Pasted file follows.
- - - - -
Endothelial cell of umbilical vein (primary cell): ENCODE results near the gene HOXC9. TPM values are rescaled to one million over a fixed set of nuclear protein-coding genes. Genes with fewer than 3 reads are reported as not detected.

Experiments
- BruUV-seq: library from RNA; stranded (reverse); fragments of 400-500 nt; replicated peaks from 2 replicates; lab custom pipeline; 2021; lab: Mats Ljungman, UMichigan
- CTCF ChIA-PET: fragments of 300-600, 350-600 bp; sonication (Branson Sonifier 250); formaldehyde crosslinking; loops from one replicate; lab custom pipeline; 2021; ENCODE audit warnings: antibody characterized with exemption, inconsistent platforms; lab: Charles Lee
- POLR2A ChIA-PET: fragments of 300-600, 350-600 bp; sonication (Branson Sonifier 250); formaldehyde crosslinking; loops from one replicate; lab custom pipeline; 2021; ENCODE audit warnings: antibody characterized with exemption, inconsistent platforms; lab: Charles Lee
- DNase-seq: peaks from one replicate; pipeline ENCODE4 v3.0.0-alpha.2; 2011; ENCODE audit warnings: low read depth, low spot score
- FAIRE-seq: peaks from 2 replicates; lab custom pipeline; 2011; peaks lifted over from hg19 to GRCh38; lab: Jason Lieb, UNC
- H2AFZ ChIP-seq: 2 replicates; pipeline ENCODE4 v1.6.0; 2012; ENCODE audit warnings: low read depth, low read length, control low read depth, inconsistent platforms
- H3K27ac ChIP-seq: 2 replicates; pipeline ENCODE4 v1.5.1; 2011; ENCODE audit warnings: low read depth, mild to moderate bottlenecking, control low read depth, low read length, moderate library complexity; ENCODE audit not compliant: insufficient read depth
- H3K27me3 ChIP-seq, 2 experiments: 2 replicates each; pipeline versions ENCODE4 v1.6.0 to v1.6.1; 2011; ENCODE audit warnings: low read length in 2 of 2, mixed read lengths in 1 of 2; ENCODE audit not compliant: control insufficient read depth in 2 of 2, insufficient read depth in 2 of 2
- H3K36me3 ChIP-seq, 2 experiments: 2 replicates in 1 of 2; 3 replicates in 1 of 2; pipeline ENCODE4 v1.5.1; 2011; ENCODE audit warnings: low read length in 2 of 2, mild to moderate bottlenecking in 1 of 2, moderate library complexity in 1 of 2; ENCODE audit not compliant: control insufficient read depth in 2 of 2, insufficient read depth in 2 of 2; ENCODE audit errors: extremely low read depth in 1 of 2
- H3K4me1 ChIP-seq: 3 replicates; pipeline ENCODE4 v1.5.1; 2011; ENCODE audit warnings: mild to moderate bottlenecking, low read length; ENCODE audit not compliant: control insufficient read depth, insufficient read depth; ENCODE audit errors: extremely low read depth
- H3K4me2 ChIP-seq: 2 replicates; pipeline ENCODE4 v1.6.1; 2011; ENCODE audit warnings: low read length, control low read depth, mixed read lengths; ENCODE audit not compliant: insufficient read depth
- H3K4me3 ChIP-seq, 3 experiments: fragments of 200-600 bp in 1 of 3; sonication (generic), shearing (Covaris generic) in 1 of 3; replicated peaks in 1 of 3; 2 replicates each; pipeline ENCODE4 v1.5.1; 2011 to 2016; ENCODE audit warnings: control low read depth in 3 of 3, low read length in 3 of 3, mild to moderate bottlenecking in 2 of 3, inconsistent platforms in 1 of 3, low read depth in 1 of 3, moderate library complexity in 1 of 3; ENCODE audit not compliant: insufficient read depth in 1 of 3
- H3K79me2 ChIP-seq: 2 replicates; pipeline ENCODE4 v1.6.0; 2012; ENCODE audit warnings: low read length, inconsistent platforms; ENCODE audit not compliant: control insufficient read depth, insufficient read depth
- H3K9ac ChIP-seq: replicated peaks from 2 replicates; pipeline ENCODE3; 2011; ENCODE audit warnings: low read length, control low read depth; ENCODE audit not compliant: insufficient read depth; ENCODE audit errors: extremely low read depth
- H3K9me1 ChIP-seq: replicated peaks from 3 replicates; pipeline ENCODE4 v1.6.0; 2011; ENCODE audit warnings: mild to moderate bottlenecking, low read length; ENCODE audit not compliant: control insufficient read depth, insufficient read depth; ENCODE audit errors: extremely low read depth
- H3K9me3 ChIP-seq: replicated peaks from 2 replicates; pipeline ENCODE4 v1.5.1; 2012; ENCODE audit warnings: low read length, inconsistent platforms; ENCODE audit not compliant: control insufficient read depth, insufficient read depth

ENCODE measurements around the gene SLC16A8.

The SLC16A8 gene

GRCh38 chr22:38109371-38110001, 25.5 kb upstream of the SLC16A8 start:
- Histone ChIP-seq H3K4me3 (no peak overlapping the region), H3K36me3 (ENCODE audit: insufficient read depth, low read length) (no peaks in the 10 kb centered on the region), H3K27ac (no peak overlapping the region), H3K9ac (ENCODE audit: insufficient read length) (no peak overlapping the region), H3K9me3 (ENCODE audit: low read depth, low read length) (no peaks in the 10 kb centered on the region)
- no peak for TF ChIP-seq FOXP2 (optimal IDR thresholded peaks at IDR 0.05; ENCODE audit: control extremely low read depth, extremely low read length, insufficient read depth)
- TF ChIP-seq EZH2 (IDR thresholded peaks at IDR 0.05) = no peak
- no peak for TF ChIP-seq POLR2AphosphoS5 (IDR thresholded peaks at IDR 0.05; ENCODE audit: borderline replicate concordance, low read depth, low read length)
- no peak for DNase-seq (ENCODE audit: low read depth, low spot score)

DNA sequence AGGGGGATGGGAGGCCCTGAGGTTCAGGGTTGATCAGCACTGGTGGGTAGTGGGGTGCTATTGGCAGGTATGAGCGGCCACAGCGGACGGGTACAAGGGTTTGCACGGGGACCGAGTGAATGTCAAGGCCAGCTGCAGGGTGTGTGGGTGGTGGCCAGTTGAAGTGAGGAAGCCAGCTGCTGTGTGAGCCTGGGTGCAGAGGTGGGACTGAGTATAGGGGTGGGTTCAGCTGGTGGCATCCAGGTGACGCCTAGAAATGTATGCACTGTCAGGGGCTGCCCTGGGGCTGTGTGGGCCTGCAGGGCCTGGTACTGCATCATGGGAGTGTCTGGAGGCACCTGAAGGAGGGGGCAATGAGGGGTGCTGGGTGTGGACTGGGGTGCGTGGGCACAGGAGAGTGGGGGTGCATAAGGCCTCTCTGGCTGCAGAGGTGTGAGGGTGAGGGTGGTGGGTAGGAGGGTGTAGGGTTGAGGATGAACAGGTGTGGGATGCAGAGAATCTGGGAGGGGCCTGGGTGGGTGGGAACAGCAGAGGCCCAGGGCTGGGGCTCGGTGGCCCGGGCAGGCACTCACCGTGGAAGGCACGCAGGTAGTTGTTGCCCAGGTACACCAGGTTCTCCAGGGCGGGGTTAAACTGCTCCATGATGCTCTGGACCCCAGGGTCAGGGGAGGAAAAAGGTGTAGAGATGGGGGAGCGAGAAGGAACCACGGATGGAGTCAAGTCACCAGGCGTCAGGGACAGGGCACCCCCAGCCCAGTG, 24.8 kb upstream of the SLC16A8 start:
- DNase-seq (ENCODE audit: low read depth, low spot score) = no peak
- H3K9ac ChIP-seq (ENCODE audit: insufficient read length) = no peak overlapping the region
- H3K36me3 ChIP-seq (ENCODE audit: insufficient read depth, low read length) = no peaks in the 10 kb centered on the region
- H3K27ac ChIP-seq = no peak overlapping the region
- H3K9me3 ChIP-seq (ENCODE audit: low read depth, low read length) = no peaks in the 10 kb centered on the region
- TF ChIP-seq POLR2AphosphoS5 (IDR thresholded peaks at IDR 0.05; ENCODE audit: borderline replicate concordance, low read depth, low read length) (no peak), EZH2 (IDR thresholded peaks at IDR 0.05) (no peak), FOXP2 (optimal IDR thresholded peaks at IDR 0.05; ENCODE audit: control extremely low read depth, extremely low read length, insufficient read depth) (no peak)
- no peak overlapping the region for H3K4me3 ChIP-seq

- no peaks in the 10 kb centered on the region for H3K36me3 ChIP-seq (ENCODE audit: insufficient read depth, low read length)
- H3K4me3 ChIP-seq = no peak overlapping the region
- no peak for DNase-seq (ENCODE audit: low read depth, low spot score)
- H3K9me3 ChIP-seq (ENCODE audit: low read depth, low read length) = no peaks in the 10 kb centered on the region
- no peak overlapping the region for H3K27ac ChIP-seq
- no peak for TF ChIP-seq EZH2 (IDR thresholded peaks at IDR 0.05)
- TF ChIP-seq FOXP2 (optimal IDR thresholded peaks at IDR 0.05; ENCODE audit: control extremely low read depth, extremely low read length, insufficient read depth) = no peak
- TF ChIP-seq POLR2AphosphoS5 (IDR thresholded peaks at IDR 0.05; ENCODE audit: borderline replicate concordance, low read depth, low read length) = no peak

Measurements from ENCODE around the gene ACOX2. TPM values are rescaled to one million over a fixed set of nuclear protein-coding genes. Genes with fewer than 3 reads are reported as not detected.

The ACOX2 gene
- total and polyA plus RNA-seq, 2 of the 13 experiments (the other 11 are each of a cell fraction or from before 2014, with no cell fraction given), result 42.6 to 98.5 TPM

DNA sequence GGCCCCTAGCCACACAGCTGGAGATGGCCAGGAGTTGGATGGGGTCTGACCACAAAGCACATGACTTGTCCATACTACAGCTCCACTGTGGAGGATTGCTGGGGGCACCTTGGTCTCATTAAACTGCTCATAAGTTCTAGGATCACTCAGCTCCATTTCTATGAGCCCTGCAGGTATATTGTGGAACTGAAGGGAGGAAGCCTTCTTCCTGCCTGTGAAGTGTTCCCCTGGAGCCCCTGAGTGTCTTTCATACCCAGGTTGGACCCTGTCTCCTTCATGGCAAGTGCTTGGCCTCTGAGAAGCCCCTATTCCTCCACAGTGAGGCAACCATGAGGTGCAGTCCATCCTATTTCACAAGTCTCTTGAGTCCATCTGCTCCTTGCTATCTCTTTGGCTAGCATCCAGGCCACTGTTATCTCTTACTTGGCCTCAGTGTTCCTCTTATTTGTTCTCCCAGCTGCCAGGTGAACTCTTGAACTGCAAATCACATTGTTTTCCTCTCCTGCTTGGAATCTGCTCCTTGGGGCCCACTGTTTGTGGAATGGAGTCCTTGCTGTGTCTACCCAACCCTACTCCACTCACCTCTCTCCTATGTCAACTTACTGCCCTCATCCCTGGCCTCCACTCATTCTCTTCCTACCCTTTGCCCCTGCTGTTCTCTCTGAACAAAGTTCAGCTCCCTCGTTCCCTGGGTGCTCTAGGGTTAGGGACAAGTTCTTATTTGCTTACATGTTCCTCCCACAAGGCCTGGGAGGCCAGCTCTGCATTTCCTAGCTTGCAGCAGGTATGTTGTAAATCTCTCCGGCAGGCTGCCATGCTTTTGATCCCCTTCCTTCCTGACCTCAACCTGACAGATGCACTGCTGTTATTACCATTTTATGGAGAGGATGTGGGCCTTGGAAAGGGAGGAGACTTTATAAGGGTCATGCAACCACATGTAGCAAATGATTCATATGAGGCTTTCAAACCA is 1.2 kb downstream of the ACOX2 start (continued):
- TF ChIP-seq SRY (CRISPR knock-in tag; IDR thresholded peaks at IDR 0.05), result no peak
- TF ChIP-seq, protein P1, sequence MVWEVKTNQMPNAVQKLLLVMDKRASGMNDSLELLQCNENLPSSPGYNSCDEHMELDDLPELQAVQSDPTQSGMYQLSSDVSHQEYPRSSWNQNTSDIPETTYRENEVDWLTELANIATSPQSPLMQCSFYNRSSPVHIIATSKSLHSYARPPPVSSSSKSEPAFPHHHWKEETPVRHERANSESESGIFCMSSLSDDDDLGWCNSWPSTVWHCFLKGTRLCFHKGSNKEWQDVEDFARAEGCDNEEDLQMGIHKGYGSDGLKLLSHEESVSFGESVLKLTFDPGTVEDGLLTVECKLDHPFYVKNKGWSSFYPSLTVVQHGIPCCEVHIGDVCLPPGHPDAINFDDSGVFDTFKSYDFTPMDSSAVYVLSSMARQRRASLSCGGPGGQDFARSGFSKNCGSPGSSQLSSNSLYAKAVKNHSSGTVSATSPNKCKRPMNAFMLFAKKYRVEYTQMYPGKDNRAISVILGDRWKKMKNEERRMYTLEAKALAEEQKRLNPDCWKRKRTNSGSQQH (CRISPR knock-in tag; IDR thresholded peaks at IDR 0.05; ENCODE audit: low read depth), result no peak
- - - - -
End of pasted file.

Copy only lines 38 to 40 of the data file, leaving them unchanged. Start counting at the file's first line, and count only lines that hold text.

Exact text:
- H3K9me3 ChIP-seq (ENCODE audit: low read depth, low read length) = no peaks in the 10 kb centered on the region
- no peak overlapping the region for H3K27ac ChIP-seq
- no peak for TF ChIP-seq EZH2 (IDR thresholded peaks at IDR 0.05)